Two days ago, a neighbor brought in a tray of homemade bread pudding, urging Pimentel to sell slices. Pimentel didn’t think anyone would buy, but he gave the man $20 for it anyway. Now the bread pudding lies on his counter next to the beef jerky sticks, soggy in the 90-degree heat.
Sales pick up. Pimentel switches the station. Lionel Richie’s song “Hello” plays, and Pimentel sings along while ringing up customers.
A man slaps a welfare check on the counter and walks through the aisles. The check is good for: One and a half dozen eggs. One can of juice. Two gallons of milk. “Not to exceed $17.30,” it reads.
By 9:25 a.m., Pimentel’s sales are up to $300.
A delivery arrives: 10 cases of beer. Pimentel pays the vendor $167.95.
Pimentel took over his first bodega in 1985, on 107th Street and Columbus Avenue. He knew the business model because his father ran a bodega in the Dominican Republic. Pimentel paid $600 a month in rent, and sales boomed.
“Every week, I put $1,500 in my pocket,” he remembers.
But over the next few years, rent jumped to $1,500 a month. Pimentel couldn’t afford it anymore. He left, and later opened the East Harlem shop where, until three years ago, earnings were decent. Then everything started going downhill.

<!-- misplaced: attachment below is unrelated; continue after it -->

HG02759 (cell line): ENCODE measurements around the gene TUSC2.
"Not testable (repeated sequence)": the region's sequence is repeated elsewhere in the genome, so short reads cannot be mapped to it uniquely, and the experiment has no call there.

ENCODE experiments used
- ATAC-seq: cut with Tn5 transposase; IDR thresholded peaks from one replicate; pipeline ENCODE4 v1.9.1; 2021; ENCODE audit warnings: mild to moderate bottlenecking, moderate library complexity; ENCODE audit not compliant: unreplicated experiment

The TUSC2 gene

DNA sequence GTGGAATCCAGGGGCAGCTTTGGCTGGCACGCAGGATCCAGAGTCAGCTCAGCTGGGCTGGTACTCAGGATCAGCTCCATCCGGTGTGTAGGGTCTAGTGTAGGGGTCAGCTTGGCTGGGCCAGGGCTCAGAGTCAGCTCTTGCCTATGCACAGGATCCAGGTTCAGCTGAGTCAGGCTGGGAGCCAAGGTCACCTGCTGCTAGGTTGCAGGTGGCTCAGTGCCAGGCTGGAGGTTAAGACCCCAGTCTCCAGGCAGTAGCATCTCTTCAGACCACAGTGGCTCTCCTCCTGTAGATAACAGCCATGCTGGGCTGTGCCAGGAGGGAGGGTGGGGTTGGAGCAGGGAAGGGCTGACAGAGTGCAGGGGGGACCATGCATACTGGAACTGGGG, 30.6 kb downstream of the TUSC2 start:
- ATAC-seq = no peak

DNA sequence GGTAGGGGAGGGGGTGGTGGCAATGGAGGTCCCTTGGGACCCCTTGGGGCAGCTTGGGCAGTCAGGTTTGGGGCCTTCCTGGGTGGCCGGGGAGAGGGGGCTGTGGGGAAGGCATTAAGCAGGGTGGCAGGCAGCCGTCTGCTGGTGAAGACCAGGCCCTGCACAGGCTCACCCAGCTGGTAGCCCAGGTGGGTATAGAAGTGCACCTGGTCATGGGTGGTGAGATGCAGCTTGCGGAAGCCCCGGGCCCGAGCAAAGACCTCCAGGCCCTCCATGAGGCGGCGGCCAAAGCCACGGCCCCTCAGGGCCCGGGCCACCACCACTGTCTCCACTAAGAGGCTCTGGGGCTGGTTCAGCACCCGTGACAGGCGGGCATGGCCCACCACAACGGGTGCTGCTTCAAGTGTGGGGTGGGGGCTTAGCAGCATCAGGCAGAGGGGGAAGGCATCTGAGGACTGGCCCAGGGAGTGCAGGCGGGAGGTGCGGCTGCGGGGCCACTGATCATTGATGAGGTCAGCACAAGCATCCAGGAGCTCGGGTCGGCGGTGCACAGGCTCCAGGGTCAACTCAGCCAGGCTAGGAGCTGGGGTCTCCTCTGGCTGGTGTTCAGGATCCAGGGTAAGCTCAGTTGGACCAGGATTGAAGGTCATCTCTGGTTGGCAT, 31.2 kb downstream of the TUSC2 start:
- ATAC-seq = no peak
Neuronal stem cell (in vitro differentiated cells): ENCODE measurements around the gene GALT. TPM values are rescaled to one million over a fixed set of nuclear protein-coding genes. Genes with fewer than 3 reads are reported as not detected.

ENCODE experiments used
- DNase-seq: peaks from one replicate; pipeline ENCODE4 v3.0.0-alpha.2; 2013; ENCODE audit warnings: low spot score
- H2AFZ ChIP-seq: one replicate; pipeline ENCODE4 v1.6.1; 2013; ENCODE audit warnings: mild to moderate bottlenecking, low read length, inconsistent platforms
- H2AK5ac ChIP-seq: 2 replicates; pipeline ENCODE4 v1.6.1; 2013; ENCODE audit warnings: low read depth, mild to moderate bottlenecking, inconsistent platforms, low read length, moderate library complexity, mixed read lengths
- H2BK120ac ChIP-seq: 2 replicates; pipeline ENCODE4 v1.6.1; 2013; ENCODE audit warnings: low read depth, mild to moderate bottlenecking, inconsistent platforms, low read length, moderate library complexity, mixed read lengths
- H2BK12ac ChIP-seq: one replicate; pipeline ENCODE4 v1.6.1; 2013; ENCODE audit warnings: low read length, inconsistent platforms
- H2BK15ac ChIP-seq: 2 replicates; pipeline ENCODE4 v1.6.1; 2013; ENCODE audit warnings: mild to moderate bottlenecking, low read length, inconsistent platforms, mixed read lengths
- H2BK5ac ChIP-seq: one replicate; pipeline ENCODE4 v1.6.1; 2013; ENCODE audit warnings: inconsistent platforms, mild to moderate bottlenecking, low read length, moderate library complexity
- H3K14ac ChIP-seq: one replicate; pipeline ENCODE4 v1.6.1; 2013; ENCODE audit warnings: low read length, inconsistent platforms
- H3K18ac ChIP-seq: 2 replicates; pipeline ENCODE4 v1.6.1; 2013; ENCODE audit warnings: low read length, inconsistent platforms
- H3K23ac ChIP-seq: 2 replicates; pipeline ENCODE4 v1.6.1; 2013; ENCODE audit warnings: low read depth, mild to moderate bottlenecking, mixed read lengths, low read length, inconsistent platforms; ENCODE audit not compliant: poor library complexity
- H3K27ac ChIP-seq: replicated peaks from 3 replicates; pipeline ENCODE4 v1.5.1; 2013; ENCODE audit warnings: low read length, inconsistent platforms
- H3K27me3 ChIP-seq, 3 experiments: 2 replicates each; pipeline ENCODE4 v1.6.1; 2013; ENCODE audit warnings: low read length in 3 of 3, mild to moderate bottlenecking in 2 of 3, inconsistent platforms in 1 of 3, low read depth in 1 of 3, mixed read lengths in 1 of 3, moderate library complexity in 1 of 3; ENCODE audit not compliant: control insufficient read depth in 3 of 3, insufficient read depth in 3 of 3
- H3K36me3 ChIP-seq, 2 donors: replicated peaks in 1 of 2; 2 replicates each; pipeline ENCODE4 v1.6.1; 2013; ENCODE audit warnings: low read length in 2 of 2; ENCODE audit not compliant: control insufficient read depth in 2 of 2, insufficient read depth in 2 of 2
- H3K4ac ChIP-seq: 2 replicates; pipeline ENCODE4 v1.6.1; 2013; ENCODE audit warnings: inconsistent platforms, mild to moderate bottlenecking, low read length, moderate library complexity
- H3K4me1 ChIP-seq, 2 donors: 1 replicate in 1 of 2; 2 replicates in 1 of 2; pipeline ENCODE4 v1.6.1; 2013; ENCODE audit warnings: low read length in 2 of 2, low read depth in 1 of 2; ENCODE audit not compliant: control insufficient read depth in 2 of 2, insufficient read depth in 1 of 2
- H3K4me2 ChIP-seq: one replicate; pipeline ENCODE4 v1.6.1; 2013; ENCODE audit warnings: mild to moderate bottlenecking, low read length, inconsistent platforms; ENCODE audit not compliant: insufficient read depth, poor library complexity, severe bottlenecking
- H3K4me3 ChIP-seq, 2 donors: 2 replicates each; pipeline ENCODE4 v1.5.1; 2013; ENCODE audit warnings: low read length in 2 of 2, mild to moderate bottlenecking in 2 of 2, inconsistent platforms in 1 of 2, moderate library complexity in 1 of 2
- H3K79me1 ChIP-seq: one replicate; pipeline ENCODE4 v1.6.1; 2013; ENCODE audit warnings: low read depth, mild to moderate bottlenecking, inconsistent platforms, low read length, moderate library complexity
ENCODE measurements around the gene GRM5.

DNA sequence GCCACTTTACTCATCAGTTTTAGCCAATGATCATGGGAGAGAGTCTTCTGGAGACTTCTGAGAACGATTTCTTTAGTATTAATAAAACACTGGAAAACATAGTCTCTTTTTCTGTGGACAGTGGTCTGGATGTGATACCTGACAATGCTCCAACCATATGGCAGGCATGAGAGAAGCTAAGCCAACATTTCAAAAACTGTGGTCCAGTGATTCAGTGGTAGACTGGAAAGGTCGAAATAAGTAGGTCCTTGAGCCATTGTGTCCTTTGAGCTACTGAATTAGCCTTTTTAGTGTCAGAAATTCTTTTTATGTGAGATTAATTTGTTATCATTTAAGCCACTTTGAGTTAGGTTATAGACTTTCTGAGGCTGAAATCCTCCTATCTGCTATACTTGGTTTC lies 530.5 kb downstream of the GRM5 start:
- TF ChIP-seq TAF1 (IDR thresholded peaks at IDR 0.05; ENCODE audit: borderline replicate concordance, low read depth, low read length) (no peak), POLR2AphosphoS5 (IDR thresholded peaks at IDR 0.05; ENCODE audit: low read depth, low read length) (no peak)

Billy Le Roy, 43, hangs around Pimentel’s shop every day. He worries about whether Pimentel’s shop will survive. “He can’t keep simple things, like V-8. It costs too much,” Le Roy says.
Across the street sit a gleaming Italian restaurant and the Joy Burger Bar, which sells veggie and turkey patties and charbroiled beef in pesto, spicy mango chutney and sweet chili sauces. The burger bar used to be a bodega, Pimentel remembers, but the owner, also a Dominican, left a couple of years ago when rents began to rise.
Looking over there, Pimentel notices a reddish-blond-haired man wearing a pink headband. “That’s called punk style,” says one of his customers. The men inside the bodega laugh.
Around the neighborhood, half a dozen bodegas and groceries sits vacant with signs still posted: Stop 1 Deli and La Malinche. A Compare Foods supermarket with Puerto Rican, Dominican and American flags painted on its doors is padlocked.